Management theories only go so far before you get lost in jargon and charts and models, coming out no wiser for your time spent in the books.
As a manager you carry many responsibilities. Your team looks up to you for guidance and support, your own supervisor has high expectations of you, the business relies on you to effectively and efficiently get things done in order to reach organisational goals.
Management theories only go so far before you get lost in jargon and charts and models, coming out no wiser for your time spent in the books. And that’s just it – without a clear goal, without knowing exactly what you want to achieve, you’ll get lost in the daily grind, the ongoing battle to plan, organise, lead and control your department.
Goal setting is key
As such, the goals you set are key to your ongoing success. And not just the goals you set for business, but also for yourself and for each team member. Setting clear goals is crucial to managing performance, measuring success and adapting for improved performance going forward.
An age old management tip for setting goals is to make them SMART. This acronym stands for Specific, Measurable, Achievable, Relevant, and Timely.
As much as you may be aware of this well known theory, it’s now more relevant than ever. Here’s why:
As the modern workplace has changed, so have employees' experiences of, and attitudes towards, work evolved. New behaviors and new technologies are influencing how we work, and they’re also influencing how we manage. As a manager it is now your responsibility to lead your team to success, and not drive them there.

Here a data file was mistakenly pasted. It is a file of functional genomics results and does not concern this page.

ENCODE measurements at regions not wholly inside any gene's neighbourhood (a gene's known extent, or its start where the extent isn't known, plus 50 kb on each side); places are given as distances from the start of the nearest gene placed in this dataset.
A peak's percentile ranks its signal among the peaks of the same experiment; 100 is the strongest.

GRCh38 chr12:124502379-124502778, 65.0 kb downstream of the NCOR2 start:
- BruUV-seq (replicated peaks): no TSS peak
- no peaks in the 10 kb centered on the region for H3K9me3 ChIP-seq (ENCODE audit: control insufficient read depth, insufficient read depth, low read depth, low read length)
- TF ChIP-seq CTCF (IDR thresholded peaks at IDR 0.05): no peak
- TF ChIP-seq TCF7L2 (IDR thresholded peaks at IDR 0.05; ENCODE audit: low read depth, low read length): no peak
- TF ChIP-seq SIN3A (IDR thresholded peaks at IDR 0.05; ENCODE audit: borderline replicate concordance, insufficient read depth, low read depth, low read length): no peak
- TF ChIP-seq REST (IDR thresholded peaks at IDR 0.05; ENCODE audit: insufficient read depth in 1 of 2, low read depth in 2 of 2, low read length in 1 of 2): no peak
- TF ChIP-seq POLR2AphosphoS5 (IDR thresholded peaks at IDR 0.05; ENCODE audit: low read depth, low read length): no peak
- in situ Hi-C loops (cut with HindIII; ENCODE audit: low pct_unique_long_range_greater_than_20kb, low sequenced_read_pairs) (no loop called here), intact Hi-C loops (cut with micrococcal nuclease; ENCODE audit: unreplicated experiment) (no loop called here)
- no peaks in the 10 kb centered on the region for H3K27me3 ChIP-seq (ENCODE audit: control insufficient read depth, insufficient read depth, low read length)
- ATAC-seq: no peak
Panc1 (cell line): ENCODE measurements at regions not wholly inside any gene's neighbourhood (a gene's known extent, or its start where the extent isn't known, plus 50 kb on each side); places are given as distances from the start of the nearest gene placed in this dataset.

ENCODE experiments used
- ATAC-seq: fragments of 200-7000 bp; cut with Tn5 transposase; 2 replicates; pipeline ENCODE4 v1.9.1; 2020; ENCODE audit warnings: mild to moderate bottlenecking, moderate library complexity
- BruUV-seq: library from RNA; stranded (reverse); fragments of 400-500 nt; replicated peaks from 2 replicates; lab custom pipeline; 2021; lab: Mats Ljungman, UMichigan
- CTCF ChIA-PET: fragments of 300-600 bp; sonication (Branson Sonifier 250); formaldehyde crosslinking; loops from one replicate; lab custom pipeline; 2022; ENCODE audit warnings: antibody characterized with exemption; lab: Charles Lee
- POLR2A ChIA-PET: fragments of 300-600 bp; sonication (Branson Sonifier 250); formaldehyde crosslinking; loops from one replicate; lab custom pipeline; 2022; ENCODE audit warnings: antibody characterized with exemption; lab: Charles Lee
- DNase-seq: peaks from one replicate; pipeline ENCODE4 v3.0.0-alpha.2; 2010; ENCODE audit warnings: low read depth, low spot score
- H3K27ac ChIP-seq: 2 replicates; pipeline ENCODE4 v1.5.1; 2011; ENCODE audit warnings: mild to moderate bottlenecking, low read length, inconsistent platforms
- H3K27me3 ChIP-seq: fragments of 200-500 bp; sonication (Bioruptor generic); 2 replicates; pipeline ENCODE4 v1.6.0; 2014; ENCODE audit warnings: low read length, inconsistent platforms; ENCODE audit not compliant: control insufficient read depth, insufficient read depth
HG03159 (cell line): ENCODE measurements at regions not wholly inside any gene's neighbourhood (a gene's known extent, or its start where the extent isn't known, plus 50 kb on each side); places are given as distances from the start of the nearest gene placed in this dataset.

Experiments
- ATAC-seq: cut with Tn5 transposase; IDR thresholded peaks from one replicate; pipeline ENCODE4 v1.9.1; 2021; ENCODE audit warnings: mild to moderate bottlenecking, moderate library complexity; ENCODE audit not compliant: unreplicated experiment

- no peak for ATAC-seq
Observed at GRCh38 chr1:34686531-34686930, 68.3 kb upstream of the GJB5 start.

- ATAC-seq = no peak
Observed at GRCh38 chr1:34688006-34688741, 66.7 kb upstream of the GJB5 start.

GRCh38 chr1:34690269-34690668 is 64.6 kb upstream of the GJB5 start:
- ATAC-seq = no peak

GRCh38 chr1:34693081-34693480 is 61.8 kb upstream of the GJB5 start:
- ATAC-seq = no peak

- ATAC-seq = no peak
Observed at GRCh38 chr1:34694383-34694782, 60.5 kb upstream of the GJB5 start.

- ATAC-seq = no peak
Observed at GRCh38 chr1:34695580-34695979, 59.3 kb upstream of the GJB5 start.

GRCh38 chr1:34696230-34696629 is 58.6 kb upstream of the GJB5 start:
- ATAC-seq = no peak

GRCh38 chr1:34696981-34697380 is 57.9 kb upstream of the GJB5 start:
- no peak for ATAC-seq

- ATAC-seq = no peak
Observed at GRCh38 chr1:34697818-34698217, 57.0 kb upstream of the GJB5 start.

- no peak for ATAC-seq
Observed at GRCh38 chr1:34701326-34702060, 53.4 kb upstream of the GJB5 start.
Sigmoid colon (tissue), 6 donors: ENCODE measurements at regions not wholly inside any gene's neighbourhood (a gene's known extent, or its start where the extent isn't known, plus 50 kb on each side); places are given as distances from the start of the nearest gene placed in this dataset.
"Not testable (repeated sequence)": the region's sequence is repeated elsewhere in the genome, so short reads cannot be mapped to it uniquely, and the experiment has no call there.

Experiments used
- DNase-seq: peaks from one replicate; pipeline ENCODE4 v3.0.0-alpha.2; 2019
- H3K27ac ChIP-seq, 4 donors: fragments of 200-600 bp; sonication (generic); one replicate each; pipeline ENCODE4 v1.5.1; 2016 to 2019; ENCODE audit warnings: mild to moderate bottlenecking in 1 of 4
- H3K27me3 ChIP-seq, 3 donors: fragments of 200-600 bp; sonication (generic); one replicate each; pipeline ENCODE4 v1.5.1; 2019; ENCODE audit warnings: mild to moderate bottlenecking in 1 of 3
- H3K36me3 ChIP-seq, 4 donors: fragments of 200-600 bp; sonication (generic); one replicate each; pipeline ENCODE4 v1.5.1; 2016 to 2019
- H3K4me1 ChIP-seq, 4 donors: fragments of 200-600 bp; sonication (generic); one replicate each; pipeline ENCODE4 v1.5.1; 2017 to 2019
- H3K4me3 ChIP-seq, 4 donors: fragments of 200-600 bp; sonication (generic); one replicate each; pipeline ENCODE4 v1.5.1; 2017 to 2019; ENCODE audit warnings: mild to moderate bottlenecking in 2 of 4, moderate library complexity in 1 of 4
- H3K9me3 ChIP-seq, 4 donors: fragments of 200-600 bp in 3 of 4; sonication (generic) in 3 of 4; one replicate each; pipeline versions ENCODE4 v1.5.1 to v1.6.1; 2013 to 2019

So how can you use SMART goals now?
Specific: by setting clear and unambiguous goals you will enable your team to focus. With so many distractions in our tech-savvy work environment, encourage your workers to aim for the right targets. And then allow your team to be creative in achieving them. This leads to more innovative ideas and solutions, and gains business a competitive advantage.
Measurable: concrete criteria for measuring the progress, and success, of the project allows for a defined structure within which teams can work together. By measuring progress and performance correctly, as a manager you will be able to assist and to give praise at key moments, keeping morale and enthusiasm for the job high.
Achievable: with a realistic and attainable goal, teams are confident of success from the outset and more likely to engage in the task with enthusiasm. As intangible as intrinsic motivation may be, giving employees manageable goals improves their desire to complete the task accurately and willingly.
Relevant: by choosing goals that matter you’re showing your team that they and their skills are valuable, that they are contributing to something worthy, which also engenders greater commitment to reaching the goals.
Timely: commitment to a deadline helps a team to focus their efforts and direct their attention in the right direction. Engaging those involved in defining the time required also leads to greater commitment to the deadline, as employees who are honest about the time it takes are more likely to reach deadlines in good time.
For more management advice, browse Careers24 – you might also find your next step up the corporate ladder.